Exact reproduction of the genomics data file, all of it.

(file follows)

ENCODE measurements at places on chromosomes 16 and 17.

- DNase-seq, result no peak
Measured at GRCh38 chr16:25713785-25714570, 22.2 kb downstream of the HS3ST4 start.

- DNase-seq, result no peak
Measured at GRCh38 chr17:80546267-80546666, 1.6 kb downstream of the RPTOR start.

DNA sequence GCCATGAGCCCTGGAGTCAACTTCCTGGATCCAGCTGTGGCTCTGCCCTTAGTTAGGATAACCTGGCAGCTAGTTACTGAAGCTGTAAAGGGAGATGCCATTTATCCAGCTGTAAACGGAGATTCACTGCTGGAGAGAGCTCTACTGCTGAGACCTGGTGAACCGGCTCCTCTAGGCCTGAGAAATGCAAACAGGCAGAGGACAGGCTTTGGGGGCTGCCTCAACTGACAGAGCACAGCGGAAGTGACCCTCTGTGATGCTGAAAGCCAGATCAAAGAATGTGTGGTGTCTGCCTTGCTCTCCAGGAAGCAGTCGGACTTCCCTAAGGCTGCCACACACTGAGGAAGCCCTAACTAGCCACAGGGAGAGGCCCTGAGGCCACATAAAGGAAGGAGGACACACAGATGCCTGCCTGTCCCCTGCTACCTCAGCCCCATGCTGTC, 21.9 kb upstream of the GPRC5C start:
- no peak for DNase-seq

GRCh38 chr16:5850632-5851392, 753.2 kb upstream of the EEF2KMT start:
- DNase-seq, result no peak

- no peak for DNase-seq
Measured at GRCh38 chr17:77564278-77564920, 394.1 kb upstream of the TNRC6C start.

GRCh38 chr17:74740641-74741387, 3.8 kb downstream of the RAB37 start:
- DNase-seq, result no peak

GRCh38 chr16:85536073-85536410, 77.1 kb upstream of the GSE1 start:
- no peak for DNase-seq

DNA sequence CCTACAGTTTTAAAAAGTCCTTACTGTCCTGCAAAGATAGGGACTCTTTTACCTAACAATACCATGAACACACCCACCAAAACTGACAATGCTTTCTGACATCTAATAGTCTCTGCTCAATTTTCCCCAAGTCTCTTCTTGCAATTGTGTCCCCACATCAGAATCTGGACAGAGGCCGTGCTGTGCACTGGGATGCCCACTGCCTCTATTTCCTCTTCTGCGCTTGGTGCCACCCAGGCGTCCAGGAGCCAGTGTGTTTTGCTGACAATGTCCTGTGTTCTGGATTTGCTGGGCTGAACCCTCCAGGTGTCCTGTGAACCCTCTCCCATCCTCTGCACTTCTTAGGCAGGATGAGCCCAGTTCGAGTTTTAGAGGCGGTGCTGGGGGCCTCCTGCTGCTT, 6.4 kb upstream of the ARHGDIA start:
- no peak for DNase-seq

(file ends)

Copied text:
ENCODE measurements at places on chromosomes 16 and 17.

- DNase-seq, result no peak
Measured at GRCh38 chr16:25713785-25714570, 22.2 kb downstream of the HS3ST4 start.

- DNase-seq, result no peak
Measured at GRCh38 chr17:80546267-80546666, 1.6 kb downstream of the RPTOR start.

DNA sequence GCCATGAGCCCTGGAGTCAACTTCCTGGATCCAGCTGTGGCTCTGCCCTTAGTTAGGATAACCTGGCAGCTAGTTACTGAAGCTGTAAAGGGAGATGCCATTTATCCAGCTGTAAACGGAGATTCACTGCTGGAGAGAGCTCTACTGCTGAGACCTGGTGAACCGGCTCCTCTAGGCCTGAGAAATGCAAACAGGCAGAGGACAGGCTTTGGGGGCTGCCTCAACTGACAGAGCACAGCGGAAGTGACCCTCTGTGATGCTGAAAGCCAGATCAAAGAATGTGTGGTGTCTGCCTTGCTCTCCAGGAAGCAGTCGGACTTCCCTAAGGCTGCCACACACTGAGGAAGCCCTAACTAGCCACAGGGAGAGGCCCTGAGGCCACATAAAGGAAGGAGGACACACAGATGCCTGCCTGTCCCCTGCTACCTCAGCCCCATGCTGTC, 21.9 kb upstream of the GPRC5C start:
- no peak for DNase-seq

GRCh38 chr16:5850632-5851392, 753.2 kb upstream of the EEF2KMT start:
- DNase-seq, result no peak

- no peak for DNase-seq
Measured at GRCh38 chr17:77564278-77564920, 394.1 kb upstream of the TNRC6C start.

GRCh38 chr17:74740641-74741387, 3.8 kb downstream of the RAB37 start:
- DNase-seq, result no peak

GRCh38 chr16:85536073-85536410, 77.1 kb upstream of the GSE1 start:
- no peak for DNase-seq

DNA sequence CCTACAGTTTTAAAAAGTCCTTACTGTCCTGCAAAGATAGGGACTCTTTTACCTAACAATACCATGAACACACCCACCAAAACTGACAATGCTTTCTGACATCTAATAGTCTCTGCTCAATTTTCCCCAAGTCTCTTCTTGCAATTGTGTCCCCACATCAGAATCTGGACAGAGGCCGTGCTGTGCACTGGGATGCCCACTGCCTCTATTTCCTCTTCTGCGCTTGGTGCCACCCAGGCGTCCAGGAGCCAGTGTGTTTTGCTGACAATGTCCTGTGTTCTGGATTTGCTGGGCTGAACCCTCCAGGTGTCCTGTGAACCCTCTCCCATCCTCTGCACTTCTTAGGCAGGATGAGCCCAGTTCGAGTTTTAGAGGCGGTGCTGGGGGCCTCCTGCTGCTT, 6.4 kb upstream of the ARHGDIA start:
- no peak for DNase-seq